A humble connector of art and science
Laban Coblentz, Head of Communication
Sometimes a bolt is just a bolt. Sometimes it is more. On the morning of 13 November 2019, fresh from celebrating the completion of civil works on the Tokamak Building, ITER Director-General Bernard Bigot could be seen donning a safety harness and ascending in a cherry picker to a selected spot in the emerging roof structure of the crane hall. In his hand was a black bolt, indistinguishable from any other except for the inscription: ART.
"Sans Titre" | A humble connector of art and science
Working by hand, he inserted the small cylindrical object—in engineering terms an M30 hexbolt precisely fabricated from A-490 Type 3 alloy steel with a black iron-oxide finish—into two perfectly aligned holes, threading on the hex-nut to join a set of white steel beams. As an engineer added the precise torque and the bolt settled permanently into its place, it became Sans Titre, a work of art anonymously embedded in a work of science.
''Sans Titre,'' created for ITER in 2019 by sculptor Christine Corday, waits with other M30 bolts for use in the Tokamak Building roof structure.
Tens of thousands of M30 bolts connect the muscular steel elements of the Tokamak Building roof structure. As a functional unit, the massive roof framework must support the twin tracks of the overhead crane—which in turn must carry components weighing as much as 1,300 tonnes, manoeuvring each one gently into its place in the ITER Tokamak. Sans Titre is one bolt among many. What makes it special?
The answer is in the intention. Sans Titre is the work of New York sculptor Christine Corday. Corday is no stranger to massive steel structures and high temperatures. She has frequently used plasma as an art medium, a variety of metals serving as her "palette" in the creation of a sculpture, and she was the first artist invited to use NASA's Remotely Coupled Transferred Arc (RCTA) Plasma System at temperatures exceeding 22,000 °C. When Corday learned about ITER, she saw poetry in the human narrative, the decades of research coming to fruition. As Corday said in a recent Forbes article, "There's thousands of engineers, thousands of scientists, thousands of builders. It's truly extraordinary to think that we are the witnessing generation of a star being built on Earth." Within that human endeavour, Sans Titre is Corday's statement of Art's support for ITER as "science's greatest terrestrial achievement of the celestial." It is Art, not as decoration, but as a contributing and sustained presence.
Made from the same materials, to the same specifications, ''Sans Titre'' is indistinguishable from any other M30 hexbolt in the crane hall structure except for the inscription ''ART.'' On 13 November 2019, Director-General Bernard Bigot threaded the bolt into place—a work of art anonymously embedded in a work of science.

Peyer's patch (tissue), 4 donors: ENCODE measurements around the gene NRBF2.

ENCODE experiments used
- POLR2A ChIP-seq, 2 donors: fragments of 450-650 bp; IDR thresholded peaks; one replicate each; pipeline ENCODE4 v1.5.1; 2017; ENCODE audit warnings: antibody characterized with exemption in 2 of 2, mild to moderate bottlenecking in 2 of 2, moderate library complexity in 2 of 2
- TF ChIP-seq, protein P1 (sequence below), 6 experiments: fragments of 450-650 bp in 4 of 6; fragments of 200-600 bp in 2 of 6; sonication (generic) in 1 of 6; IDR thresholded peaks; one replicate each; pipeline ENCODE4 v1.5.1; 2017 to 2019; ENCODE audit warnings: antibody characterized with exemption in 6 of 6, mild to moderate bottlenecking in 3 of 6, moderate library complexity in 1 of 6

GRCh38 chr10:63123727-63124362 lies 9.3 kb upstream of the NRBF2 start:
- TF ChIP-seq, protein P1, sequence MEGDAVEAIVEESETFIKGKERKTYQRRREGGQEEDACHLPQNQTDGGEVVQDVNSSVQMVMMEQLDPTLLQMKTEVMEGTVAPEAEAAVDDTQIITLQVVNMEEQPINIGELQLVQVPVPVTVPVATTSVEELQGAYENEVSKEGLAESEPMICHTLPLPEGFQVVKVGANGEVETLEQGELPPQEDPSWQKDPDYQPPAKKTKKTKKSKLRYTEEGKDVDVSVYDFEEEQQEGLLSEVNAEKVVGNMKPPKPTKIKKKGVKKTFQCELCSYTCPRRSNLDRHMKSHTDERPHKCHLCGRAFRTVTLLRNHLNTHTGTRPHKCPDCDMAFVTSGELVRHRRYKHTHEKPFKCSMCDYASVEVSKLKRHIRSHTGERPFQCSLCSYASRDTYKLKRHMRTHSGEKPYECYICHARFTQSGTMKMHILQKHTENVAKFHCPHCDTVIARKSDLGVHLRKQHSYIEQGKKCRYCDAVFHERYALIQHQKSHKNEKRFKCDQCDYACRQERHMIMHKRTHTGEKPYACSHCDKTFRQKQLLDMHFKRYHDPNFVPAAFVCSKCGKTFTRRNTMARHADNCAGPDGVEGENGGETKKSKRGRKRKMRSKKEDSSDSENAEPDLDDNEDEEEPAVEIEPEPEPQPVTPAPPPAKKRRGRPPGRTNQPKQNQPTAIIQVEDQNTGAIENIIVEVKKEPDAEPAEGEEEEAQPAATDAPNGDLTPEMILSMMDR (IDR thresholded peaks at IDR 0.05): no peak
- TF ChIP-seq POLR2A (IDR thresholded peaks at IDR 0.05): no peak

Why choose a bolt? The anonymity of Sans Titre, inserted as one M30 bolt among many and disappearing into the structure of the Tokamak Complex, is exactly the point: in the human narrative, Art and Science inextricably merge. Corday likens it to a specific place in Rachmaninoff's Prelude in C Sharp Minor, in which the opening fortissimo bars are followed in pianisissimo, very softly, by three chords played—according to the composer's instruction—with the fingers of the pianist's left hand inserted into those of the right, the thumbs touching and interlocking. When the two thumbs touch, Corday says, a unique moment is achieved; this is much like Sans Titre functioning side by side with the other M30 bolts, "a sustained material moment within the infrastructure of this promethean site."
New York sculptor Christine Corday.
Director-General Bigot sees a similar significance: "I am really pleased that Christine Corday selected a bolt as the component that she would contribute to ITER. Bolts are the links that connect the pieces of the machine and structure, in the same way that artists and scientists serve as links to bring our society together and advance our culture." As Bigot sees it: "Art and science are two human activities that have a lot of similarity to each other. You invent a new world. You explore beyond the known frontiers. You call upon emotion and rationality. The results are supposed to be universally shared to create links between people. It is a critical part of our culture and identity. Many scientists have strong arts interests; and many artists are deeply interested in science, humbly seeking introductions to gain understanding."
As humans, we dream. The particles from which we are fabricated are the stuff of stars, configured over countless millennia into a peculiar species that seeks to imagine and shape its own future: in art, in science, and in their blended narrative. In the quest to recreate and harness fusion, the force that enables and sustains our existence, there is a certain poetry. Corday's work is a fresh expression of that "material conversation."
Learn more about the work of Christine Corday here.
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